America is out there, somewhere.....

Later on that day, and with clean and dry clothes, we went into the nearest town to watch the festival of floats and it had been cancelled due to high winds.  Town was deserted and we went into a bar to enjoy some WIFI and the bar tender looked like the mother from the Adam's family.  Thrilled to see that I had been copied into an email sent by the business manager to the buyers of the contemporary house, giving them the name of the solicitor with whom the agency works and confirming that he would be dealing with the case.  Still no news from bloody useless anglo french law company.  Hurrah!  Might be getting somewhere with this case!

Rain lashed down on pavements and bounced a good 12 inches up into the air.  Sheets of moisture fanned out across the bay.  Not a lot happening on the FB group.  Told them for heaven's sake to hold off posting Christmas stuff just yet.

Had a walk along the front back in Laxe and a marvellous seafood pizza.  Slept well despite fact that bed seemed to be full of sand.  Blissful wall between me and OH snoring.

Wednesday, September 23, 2015

Fishing and percebes problems

Monday 14 September 2015

At 9.40 am we were awoken by the sound of a compressor and realised and realised we were opposite a building site.  Ate breakfast at the Bahia Hotel which is the only place in town which seems to be open before 11 am.  Seagulls screamed in the skies overhead.  OH said we needed to go and look at a fishing spot he had discovered on a previous trip with his friend J.  He took us down narrower and narrower roads and through a forest of droopy leaved Eucalyptus trees, their bark shredded and all colours from ochre through cinnamon to deepest red.  finally we emerged on a wonderful deserted beach.  Gulls ran around on the sand banks and I was delighted to find shells that I had never seen before - green and rubbed sea urchins and another eggshell delicate coquillage shaped like a skull and delicately perforated.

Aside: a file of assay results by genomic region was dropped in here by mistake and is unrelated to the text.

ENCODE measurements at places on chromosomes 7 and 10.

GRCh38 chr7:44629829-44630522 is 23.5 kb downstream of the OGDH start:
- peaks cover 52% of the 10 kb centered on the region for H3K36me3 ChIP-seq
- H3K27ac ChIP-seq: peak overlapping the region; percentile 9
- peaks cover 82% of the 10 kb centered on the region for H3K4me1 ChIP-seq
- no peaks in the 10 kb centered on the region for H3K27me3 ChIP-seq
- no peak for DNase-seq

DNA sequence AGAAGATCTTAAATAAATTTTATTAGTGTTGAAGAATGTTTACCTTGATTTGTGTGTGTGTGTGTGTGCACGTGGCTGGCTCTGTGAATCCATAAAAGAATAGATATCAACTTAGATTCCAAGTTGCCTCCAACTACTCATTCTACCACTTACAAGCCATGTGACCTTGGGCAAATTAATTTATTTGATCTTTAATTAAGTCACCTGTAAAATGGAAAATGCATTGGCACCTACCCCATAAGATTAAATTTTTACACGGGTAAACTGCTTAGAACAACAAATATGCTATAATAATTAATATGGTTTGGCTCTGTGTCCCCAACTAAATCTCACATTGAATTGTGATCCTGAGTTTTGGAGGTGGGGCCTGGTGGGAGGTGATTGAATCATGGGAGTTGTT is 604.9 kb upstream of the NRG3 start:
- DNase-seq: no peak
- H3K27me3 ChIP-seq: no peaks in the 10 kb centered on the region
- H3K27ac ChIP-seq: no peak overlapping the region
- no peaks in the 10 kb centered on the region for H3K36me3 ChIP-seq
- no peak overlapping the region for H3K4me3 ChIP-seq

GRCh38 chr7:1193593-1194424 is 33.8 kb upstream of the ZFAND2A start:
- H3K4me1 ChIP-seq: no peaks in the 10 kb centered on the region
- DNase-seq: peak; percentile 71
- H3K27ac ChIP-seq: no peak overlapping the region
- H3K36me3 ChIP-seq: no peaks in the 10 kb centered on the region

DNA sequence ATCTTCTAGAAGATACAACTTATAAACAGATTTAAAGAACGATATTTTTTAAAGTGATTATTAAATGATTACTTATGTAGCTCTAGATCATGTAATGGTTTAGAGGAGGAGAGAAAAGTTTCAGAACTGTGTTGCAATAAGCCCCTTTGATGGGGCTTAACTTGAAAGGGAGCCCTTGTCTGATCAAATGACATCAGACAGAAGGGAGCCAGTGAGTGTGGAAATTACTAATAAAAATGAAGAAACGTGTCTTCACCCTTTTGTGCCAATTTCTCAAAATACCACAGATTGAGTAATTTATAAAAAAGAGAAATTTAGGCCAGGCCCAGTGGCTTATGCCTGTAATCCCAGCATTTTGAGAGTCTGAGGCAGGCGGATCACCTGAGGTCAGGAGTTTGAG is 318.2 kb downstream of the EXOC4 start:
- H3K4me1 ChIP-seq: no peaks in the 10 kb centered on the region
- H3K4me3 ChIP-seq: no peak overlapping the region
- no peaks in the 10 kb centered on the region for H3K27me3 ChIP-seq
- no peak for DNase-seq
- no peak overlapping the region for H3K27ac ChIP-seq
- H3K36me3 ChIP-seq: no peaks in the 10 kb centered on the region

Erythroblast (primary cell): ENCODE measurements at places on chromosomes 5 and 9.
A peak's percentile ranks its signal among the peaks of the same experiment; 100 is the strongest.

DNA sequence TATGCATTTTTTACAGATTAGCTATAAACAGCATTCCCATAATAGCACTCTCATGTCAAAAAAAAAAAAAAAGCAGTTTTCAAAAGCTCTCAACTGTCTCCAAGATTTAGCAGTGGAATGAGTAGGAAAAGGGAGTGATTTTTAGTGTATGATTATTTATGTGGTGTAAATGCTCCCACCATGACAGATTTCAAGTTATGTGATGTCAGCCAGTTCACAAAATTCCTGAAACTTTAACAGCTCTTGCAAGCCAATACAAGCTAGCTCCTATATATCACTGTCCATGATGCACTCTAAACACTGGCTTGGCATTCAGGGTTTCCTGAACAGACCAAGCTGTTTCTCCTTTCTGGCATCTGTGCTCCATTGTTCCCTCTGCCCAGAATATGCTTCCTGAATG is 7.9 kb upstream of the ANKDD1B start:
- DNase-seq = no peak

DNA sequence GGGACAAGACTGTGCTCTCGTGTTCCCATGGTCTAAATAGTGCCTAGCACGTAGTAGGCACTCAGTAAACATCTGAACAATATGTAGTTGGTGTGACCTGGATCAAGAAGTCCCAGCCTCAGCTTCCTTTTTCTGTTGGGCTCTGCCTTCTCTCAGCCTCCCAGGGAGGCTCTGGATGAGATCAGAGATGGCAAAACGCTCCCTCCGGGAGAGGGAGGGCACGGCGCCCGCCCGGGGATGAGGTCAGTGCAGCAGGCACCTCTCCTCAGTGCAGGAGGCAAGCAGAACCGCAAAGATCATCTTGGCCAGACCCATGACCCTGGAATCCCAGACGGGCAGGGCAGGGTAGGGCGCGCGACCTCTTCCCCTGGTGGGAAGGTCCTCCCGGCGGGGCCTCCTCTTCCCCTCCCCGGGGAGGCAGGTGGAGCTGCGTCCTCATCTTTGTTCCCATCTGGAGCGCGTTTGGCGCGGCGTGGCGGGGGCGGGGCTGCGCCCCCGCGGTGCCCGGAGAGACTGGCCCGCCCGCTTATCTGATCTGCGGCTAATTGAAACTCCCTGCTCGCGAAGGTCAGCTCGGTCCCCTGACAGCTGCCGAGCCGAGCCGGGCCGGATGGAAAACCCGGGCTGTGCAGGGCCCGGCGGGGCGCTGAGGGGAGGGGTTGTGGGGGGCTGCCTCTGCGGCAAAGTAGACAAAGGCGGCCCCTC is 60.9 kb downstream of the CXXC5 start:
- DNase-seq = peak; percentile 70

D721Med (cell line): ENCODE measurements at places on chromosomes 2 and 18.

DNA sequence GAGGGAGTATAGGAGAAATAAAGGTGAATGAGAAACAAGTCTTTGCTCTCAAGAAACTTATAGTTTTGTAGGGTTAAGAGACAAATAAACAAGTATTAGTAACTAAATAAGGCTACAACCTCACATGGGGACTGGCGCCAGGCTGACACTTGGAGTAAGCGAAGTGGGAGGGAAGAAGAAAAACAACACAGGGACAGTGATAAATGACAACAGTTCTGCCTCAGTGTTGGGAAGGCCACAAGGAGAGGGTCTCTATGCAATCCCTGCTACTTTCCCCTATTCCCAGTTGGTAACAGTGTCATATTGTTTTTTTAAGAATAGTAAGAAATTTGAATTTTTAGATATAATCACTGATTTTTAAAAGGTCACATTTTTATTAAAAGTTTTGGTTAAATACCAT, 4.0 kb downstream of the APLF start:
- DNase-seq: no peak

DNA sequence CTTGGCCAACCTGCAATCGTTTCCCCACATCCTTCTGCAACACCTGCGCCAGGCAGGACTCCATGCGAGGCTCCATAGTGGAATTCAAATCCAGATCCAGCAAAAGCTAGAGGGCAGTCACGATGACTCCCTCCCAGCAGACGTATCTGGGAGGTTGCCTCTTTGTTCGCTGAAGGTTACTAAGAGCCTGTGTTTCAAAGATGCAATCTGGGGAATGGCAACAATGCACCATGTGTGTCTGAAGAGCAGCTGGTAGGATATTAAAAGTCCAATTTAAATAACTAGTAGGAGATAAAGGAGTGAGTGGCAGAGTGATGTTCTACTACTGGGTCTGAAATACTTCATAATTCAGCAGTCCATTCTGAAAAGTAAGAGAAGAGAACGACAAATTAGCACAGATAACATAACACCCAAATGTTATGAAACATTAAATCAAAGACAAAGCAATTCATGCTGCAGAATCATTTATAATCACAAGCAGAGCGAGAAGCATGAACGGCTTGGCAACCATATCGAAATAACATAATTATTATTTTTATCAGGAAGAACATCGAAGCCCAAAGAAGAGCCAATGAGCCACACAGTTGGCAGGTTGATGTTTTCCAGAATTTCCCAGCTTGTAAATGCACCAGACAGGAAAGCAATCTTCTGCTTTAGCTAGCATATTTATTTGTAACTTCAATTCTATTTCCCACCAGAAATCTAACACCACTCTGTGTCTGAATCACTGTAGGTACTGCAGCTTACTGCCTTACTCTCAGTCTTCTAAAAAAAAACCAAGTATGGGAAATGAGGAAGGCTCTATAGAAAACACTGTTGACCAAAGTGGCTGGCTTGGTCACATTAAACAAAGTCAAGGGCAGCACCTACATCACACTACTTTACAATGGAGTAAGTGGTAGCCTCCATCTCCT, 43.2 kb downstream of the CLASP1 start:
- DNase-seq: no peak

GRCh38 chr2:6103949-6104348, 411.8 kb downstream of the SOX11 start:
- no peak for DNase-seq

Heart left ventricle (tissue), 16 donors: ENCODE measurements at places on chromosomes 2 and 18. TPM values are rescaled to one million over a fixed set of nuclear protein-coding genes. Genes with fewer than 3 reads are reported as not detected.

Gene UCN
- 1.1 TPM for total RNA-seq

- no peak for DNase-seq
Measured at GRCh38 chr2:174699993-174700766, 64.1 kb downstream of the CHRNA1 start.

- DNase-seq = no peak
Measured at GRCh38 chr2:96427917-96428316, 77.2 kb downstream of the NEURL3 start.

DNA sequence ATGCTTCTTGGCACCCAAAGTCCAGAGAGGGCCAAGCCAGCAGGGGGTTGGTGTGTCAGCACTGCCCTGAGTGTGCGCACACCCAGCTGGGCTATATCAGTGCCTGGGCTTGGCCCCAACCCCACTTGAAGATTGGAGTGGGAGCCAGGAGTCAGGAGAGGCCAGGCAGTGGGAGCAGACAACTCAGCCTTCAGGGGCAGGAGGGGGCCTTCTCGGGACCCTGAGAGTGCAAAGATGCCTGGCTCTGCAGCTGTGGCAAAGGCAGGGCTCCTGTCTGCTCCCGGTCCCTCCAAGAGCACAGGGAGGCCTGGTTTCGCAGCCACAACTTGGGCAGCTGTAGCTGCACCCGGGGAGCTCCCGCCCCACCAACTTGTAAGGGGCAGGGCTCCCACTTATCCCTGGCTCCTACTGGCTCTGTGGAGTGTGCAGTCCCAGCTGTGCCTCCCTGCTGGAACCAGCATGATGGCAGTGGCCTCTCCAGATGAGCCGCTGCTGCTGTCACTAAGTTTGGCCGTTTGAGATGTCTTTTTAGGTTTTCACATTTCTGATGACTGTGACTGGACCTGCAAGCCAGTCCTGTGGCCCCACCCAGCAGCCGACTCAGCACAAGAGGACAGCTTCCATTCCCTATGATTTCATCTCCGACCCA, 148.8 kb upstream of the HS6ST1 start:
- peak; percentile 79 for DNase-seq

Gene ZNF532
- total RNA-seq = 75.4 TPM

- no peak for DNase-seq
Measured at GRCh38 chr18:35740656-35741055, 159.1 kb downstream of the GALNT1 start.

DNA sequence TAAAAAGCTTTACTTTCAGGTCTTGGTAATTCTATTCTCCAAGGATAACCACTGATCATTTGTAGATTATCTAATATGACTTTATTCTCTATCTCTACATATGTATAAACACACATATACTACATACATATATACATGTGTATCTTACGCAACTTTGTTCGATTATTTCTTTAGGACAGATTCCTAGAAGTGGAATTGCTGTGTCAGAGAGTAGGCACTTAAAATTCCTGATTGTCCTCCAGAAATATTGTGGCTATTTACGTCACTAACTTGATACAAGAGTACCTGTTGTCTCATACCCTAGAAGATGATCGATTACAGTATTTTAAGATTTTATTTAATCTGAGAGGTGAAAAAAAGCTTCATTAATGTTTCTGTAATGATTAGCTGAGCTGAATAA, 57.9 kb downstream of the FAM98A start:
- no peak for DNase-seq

OH decided that the tide was coming in and we needed to come back later.  Went for early lunch and I had pulpo à la gallega which is octopus cut into chunks and cooked in olive oil and garlic.  OH had chipirones (baby squid) and chips.  Two Germans with shaved chests and ostentatious attitudes came and sat behind us and spent the whole meal looking at their enormous telephones.  Back to flat for siesta.

At 4.30 OH was still dead to the world so I went out onto the silver sands which were as pure and white as those of Sutherland in the far north of Scotland.  Almost without shells. Wagtails and a solitary gull ran ahead of me on the beach.  Went back to flat and woke up OH and we went back to the fishing spot and the sun came out and it was idyllic to lie on the rocks and watch the clouds in the high heavens race across the dizzy blue.  the waves sucked and pounded the slab like rocks and, far out to sea, the water turned from azure to deep cobalt with creaming and foaming breakers.

After a couple of hours, we packed up and went to a fisherman's bar where OH had spotted percebes on the menu.  These are a type of barnacle.  I have had not had these before and can tell you that they are very tasty but take a heck of a lot of getting out of their casings. they are the size of your whole thumb, and where you have your thumb nail, they have a kind of cartilage type claw.  Harvested by hand at depth.  Normally ruinously expensive. They arrived, steaming on a plate, and it was not obvious how to get into them.  We pulled at them experimentally and I manage to squirt sea water over us and neighbouring tables.  In the end, a fisherman came over and showed us how to twist and pull the end and pop out the flesh.  He must have been speaking Galician because I didn't understand a word.  We then had zambrinas and the most wonderful white albarino wine which was deep and rich with a wonderful floral aftertaste.  Collapsed to bed.  Rain started to hammer on the velux during the night.